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Corporate Bodies and Guilty MindsThe Failure of Corporate Criminal Liability$
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William S. Laufer

Print publication date: 2006

Print ISBN-13: 9780226470405

Published to Chicago Scholarship Online: March 2013

DOI: 10.7208/chicago/9780226470429.001.0001

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PRINTED FROM CHICAGO SCHOLARSHIP ONLINE (www.chicago.universitypressscholarship.com). (c) Copyright University of Chicago Press, 2020. All Rights Reserved. An individual user may print out a PDF of a single chapter of a monograph in CHSO for personal use.date: 29 March 2020

Playing Games

Playing Games

Chapter:
(p.99) Chapter Four Playing Games
Source:
Corporate Bodies and Guilty Minds
Publisher:
University of Chicago Press
DOI:10.7208/chicago/9780226470429.003.0004

This chapter reveals the effects of an abandoned substantive corporate criminal law, where prosecutorial discretion trumps liability rules; where there is a whim and arbitrariness to corporate liability. The chapter considers how compliance games are played, their distinct objectives, rationales, and rules. It reviews how the game of compliance as business ethics seems to have magically changed in the post-scandals era. Finally, it concludes that there is a paradox to compliance that may offer a valuable lesson for the corporate governance movement. Without liability rules that fairly and justifiably construct blame, regulation will, at times, prompt some corporations to dissimulate in artful, gamelike ways.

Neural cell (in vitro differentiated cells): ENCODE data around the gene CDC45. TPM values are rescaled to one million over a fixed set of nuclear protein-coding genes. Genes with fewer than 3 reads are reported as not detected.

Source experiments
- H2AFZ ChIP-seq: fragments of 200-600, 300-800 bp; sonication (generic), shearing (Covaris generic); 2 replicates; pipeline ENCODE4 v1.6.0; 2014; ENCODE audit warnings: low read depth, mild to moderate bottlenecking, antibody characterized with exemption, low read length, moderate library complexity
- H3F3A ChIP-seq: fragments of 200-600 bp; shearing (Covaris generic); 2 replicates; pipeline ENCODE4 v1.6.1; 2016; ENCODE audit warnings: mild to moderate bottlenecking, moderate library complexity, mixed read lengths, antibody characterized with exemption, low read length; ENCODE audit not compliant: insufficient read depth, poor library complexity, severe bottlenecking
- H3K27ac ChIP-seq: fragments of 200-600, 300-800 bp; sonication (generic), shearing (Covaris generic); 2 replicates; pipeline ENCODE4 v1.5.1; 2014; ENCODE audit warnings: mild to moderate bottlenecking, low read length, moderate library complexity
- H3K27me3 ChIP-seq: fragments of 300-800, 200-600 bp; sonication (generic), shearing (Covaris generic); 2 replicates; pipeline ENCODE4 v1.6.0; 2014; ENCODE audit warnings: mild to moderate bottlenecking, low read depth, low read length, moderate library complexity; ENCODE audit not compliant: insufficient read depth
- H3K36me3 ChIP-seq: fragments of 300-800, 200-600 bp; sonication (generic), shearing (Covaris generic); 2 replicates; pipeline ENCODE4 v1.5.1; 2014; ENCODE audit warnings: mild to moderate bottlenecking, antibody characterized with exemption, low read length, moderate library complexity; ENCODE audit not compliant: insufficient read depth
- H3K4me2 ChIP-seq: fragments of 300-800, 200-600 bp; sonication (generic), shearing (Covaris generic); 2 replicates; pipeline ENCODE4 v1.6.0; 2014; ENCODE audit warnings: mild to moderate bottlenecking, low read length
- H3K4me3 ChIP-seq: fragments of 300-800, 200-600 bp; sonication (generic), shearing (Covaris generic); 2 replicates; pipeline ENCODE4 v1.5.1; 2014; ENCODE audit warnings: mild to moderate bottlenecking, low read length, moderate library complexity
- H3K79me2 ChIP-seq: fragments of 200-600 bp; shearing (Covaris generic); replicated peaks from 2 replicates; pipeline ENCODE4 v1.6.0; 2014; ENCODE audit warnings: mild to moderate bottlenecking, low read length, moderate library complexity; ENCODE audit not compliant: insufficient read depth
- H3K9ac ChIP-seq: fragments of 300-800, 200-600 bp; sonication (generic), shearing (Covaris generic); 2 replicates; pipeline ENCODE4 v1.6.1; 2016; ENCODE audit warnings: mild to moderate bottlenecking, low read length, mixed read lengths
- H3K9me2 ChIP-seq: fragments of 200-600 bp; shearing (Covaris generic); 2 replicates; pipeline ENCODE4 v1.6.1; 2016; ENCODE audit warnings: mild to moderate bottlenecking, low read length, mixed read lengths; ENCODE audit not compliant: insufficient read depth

Keywords:   corporate criminal law, substantive law, liability rules, prosecutorial discretion, corporate liability, business ethics

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